And if I were going to write a sermon, I’d need to discuss all of this. So, I went back to that first list of things I’d miss from camp: hanging out with friends during rainy days in the cabin, singing in the Mess Mall, making jokes that only make sense at camp.
And what I realized is that, regardless of why we claim to come back, were really all come back for the same moments.
So I’d like to close by borrowing a list from that first sermon. A list of moments that could be found nowhere else but here. A list of the moments that I now understand to be the reasons I’ve always loved camp. A list of truly Kawaga moments.
Waking up every morning and walking to the Mess Hall.
Greeting a dozen or so of my best friends.
Getting stuck in the water for Polar Bears while the flag raises.
Sending an alvievo for another beautiful day here.
Brushing your teeth while having a few laughs over anything and everything.
Stopping in a friend’s cabin after ABI to talk through all that happened that morning.
Cheering for Monday burgers even though there aren’t any.
Kawaga shuffle because why not!
Walking to the salad bar and stopping to talk to a handful of friends, just because you can. Celebrating getting to the dessert line first, even though you were second to last.
No hands dessert, trivia, and analogies.
Pointless announcements just for the laughs.
Silent cheering for a perfect during inspection.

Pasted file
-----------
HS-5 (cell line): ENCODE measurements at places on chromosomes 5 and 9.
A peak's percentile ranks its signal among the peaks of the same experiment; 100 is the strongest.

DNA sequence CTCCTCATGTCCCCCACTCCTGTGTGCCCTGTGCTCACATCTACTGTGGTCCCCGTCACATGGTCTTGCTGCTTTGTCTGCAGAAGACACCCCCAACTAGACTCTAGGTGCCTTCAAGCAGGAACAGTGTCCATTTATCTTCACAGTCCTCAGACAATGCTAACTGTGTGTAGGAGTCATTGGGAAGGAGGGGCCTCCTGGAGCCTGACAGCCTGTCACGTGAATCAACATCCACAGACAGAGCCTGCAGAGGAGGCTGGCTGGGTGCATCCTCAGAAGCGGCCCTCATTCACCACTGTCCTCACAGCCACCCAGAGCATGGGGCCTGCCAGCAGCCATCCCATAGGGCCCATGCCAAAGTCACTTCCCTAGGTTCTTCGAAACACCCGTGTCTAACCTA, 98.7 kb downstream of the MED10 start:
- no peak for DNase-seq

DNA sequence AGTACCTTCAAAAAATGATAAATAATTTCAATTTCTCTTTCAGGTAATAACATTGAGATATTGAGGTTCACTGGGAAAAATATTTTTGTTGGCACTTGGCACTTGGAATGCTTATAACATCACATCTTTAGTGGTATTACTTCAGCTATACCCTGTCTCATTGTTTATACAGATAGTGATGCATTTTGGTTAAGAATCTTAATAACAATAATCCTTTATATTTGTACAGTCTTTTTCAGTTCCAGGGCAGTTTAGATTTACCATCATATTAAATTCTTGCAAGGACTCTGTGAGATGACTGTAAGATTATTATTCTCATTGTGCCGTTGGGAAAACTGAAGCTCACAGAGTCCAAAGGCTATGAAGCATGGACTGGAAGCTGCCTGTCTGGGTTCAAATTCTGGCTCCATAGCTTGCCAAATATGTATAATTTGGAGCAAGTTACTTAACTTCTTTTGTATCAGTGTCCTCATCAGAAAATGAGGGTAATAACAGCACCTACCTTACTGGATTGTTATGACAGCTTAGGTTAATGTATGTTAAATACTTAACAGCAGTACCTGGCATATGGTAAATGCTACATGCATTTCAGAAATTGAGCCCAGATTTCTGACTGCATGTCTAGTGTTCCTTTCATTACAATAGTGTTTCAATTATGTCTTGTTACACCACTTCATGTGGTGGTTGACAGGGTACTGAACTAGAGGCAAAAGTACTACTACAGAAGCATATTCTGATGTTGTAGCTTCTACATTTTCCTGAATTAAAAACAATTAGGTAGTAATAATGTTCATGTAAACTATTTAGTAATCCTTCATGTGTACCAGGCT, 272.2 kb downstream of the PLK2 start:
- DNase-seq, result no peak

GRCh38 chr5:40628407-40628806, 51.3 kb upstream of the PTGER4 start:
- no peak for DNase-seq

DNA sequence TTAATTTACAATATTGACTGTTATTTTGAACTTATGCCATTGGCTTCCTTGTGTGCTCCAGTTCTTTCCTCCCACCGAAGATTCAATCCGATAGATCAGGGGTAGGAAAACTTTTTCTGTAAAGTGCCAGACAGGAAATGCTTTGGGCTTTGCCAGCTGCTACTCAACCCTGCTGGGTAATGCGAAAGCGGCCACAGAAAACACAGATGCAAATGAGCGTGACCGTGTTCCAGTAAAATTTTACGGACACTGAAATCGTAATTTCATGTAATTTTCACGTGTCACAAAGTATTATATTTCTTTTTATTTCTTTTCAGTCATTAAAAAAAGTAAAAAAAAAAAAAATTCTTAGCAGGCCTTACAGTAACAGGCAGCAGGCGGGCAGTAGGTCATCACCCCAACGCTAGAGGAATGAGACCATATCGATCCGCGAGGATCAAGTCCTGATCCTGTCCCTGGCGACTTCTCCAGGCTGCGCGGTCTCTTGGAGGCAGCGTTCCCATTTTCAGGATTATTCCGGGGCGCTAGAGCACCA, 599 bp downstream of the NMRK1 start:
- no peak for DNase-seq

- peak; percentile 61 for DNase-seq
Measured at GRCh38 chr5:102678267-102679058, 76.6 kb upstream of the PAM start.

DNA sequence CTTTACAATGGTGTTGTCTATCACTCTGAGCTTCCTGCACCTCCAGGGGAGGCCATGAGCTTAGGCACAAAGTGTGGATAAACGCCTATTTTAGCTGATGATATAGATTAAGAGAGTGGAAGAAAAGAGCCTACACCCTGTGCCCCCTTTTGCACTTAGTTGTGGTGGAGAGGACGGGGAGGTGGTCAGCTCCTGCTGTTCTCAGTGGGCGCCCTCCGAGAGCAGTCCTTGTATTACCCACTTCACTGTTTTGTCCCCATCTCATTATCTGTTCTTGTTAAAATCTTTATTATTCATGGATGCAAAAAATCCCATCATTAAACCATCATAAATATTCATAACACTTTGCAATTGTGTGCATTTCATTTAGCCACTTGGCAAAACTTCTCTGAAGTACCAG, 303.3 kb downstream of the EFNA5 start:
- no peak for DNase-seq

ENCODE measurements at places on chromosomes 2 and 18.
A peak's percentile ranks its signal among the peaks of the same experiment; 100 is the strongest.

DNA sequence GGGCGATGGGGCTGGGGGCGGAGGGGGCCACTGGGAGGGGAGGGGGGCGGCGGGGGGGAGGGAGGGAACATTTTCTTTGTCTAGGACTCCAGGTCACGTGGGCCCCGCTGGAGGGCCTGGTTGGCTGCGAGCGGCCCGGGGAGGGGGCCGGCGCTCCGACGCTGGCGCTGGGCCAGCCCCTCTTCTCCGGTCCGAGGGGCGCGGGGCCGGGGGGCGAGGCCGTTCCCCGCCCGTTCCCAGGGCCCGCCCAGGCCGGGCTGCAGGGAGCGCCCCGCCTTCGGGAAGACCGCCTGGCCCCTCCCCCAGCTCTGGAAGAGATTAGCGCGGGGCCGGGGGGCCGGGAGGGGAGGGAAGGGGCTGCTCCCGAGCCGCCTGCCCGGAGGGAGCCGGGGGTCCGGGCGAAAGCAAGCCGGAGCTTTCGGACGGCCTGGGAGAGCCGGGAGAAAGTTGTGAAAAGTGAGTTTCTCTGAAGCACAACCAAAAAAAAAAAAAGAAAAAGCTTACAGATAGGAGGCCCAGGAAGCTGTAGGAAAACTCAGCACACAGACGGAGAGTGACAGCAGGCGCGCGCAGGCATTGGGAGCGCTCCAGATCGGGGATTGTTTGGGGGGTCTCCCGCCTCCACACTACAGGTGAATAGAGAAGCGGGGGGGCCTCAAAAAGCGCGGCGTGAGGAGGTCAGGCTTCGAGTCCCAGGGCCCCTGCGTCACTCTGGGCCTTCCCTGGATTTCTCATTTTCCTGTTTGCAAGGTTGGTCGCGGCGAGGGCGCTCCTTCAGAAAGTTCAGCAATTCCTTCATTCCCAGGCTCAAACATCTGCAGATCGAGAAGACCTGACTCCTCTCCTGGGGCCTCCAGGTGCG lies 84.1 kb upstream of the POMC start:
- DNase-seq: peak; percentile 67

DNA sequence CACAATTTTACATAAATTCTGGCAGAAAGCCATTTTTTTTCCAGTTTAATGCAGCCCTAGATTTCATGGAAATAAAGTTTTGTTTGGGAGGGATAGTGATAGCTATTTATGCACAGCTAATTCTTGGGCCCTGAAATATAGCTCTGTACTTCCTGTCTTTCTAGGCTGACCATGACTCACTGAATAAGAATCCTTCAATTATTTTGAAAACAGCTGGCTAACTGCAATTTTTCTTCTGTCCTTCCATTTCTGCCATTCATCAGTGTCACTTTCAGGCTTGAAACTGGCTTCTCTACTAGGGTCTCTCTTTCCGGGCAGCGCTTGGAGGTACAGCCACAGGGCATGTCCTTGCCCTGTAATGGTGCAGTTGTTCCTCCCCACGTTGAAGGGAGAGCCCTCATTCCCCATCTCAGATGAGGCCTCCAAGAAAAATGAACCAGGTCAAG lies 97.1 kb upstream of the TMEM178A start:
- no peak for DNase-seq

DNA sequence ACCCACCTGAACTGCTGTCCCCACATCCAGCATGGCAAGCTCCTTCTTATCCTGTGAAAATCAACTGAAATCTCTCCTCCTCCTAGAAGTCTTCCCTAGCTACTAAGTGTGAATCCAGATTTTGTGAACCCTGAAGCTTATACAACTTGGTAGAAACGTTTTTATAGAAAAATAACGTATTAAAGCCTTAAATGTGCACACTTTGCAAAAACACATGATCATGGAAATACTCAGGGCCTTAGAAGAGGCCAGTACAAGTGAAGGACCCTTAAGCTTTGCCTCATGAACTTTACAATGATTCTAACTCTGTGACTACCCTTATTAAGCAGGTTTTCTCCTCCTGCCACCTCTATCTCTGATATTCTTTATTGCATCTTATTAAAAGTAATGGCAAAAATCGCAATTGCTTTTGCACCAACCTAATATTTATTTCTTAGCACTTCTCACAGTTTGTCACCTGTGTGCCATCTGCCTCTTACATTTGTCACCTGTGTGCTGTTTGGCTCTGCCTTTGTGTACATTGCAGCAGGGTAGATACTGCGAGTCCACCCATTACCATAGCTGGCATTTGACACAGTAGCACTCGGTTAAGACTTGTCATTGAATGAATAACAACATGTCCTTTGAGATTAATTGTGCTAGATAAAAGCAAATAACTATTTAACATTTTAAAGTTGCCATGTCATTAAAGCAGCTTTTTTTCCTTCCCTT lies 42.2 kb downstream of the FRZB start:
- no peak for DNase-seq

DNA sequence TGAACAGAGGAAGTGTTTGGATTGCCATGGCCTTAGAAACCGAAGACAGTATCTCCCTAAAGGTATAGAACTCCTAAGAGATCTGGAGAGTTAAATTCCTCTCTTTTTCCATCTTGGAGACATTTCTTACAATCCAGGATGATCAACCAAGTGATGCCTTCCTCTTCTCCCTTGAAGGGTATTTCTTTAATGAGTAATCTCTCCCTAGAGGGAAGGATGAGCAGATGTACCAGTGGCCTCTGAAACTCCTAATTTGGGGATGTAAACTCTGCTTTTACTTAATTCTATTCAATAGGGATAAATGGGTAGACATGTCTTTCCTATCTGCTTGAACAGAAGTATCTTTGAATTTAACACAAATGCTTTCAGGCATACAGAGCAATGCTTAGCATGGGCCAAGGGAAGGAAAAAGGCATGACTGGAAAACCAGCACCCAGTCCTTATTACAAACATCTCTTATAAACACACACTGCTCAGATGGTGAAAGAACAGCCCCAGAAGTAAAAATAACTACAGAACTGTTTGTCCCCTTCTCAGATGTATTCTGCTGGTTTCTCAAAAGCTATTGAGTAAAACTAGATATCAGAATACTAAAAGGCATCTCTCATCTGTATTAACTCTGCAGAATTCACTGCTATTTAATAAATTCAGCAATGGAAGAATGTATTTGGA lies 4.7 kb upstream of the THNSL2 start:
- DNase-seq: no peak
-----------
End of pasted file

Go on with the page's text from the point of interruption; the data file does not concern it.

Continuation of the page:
A Rest Hour spent talking… be it about camp or anything else.
Sprinting to the picture bench to get the best seats for the outdoor meal.
Laying out on the west side of the Omni and just talking.
A “Harry Carry.”
Pointlessly calling somebody to the Pineneedle.
Teaching a friend the meaning behind a line of the Kawaga Ideal.
Teaching a camper of yours that same line a few years later.
Those precious post-EP moments spent reliving the day.
Laughing in the cabin.
Doing whatever you can to support your camper doing his best to make Sachem.
Watching your camper chant the Oath of Sachem next to your best friend.
Making a point of being the loudest cabin for rounds.
Being woken up to some surprise quick-trip snacks.
Being worked up to a strange, yet beautiful, chant.
Quickly taking your shirt off before the oncoming tapping ceremon, giddy with anticipation among your fellow CITs.
Giving your best friend a silent nod and smile after being tapped.
Singing “Conrad’s Kinsmen” under a clear night sky.
Slowly and silently walking back to your cabin afger a tapping ceremony.
Flipping through the annual Pineneedle hours before you leave this place, recounting and reliving all the summer’s highs while your counselors scream “Taps.”
These are the moments that define and fill a summer and are why I’ve come back summer after summer. When you’re sad, camp makes you happy. When you need a boost of confidence, camp makes you feel proud. When you’re stressed at home, camp gives you a whole new world to indulge in. When you need a friend, camp throws a few hundred at you. When you need to grow up, camp helps you mature.
And I suppose, when you need to move on, the experiences, memories, lessons, and relationships you made here will help you do so.
Continue to love camp and enjoy the last few days we all have here this summer.